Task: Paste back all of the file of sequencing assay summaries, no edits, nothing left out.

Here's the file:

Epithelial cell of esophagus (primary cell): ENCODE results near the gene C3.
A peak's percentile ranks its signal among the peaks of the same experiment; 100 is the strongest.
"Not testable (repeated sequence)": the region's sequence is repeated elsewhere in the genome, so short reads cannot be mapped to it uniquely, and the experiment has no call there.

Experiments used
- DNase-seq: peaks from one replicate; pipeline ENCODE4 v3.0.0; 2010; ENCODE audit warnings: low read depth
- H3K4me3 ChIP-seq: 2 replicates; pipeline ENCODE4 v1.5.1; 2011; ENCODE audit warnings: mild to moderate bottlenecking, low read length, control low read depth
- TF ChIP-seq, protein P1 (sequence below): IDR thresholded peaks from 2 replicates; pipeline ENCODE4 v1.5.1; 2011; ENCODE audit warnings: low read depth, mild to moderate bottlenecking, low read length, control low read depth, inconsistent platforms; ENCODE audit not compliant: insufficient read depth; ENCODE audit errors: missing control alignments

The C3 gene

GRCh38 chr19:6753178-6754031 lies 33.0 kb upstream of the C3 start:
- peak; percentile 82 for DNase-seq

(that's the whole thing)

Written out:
Epithelial cell of esophagus (primary cell): ENCODE results near the gene C3.
A peak's percentile ranks its signal among the peaks of the same experiment; 100 is the strongest.
"Not testable (repeated sequence)": the region's sequence is repeated elsewhere in the genome, so short reads cannot be mapped to it uniquely, and the experiment has no call there.

Experiments used
- DNase-seq: peaks from one replicate; pipeline ENCODE4 v3.0.0; 2010; ENCODE audit warnings: low read depth
- H3K4me3 ChIP-seq: 2 replicates; pipeline ENCODE4 v1.5.1; 2011; ENCODE audit warnings: mild to moderate bottlenecking, low read length, control low read depth
- TF ChIP-seq, protein P1 (sequence below): IDR thresholded peaks from 2 replicates; pipeline ENCODE4 v1.5.1; 2011; ENCODE audit warnings: low read depth, mild to moderate bottlenecking, low read length, control low read depth, inconsistent platforms; ENCODE audit not compliant: insufficient read depth; ENCODE audit errors: missing control alignments

The C3 gene

GRCh38 chr19:6753178-6754031 lies 33.0 kb upstream of the C3 start:
- peak; percentile 82 for DNase-seq